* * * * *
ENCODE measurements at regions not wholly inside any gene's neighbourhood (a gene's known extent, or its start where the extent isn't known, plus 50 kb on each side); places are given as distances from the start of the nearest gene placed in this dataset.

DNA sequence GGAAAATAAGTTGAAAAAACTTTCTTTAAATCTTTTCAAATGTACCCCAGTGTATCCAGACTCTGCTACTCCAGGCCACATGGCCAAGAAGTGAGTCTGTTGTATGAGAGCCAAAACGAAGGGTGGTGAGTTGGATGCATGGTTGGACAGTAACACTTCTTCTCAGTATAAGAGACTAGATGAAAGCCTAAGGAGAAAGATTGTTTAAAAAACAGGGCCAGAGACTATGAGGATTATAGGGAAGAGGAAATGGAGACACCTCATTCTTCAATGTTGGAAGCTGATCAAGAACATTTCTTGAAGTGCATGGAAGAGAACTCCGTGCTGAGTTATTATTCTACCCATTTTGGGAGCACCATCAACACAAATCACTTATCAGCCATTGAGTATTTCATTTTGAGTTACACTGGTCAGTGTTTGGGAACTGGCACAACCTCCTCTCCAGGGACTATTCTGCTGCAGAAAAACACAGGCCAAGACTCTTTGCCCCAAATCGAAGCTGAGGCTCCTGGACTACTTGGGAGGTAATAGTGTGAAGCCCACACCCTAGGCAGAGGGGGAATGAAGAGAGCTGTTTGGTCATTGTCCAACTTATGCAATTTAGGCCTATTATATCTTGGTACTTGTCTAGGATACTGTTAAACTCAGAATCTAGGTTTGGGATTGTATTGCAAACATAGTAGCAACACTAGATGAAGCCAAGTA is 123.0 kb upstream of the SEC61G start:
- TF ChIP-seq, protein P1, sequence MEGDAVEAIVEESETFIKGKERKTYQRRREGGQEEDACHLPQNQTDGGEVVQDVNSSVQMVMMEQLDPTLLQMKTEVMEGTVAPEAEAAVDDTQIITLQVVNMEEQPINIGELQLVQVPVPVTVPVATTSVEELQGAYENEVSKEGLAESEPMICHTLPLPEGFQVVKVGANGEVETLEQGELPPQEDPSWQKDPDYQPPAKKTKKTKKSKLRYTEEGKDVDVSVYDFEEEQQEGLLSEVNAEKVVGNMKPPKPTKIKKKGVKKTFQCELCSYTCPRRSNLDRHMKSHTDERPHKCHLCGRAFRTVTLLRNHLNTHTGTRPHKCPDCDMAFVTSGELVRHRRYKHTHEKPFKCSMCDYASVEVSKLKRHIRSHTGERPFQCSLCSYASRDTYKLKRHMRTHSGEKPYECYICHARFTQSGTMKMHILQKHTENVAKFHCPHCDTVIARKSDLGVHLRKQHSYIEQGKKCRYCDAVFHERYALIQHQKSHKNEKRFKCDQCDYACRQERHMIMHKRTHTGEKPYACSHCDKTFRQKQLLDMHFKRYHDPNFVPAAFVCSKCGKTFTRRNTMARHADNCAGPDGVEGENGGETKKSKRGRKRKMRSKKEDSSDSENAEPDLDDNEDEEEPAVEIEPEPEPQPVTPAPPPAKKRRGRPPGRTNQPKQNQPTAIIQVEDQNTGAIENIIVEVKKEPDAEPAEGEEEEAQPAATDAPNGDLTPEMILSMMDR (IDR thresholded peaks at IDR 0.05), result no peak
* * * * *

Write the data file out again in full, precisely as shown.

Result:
ENCODE measurements at regions not wholly inside any gene's neighbourhood (a gene's known extent, or its start where the extent isn't known, plus 50 kb on each side); places are given as distances from the start of the nearest gene placed in this dataset.

DNA sequence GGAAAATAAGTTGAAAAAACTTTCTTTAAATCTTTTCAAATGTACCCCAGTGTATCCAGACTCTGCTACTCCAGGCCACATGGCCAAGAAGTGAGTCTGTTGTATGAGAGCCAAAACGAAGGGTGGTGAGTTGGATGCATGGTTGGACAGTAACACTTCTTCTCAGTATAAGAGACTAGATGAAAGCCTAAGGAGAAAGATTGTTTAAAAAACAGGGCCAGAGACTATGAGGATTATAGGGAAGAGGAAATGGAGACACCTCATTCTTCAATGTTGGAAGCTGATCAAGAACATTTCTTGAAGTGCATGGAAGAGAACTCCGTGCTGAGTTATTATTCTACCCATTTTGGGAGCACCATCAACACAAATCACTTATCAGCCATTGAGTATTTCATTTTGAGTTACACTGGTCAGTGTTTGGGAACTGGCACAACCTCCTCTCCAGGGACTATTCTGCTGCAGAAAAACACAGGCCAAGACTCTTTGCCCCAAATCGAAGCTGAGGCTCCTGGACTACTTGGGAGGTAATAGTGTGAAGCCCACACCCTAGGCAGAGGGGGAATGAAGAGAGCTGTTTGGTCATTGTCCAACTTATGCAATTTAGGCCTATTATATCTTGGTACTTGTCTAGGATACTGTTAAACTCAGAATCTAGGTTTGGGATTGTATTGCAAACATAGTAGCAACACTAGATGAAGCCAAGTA is 123.0 kb upstream of the SEC61G start:
- TF ChIP-seq, protein P1, sequence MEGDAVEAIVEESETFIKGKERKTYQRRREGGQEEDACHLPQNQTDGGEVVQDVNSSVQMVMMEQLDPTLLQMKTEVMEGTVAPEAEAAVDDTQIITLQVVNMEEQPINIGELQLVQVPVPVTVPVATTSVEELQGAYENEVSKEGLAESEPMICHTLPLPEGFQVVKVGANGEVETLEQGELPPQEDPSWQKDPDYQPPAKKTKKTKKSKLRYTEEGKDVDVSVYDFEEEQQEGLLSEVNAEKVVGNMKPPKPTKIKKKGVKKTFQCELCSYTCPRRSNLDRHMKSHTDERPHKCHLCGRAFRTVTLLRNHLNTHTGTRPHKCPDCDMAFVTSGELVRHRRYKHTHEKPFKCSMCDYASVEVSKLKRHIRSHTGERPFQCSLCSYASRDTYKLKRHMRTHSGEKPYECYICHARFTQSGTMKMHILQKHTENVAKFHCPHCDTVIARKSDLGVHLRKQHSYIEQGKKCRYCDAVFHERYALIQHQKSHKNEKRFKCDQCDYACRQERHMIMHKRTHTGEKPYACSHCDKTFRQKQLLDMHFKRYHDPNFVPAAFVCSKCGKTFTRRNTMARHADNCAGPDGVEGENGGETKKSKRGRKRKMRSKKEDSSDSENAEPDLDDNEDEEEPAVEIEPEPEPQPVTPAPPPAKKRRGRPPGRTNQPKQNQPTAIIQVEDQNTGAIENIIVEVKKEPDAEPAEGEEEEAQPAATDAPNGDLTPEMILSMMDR (IDR thresholded peaks at IDR 0.05), result no peak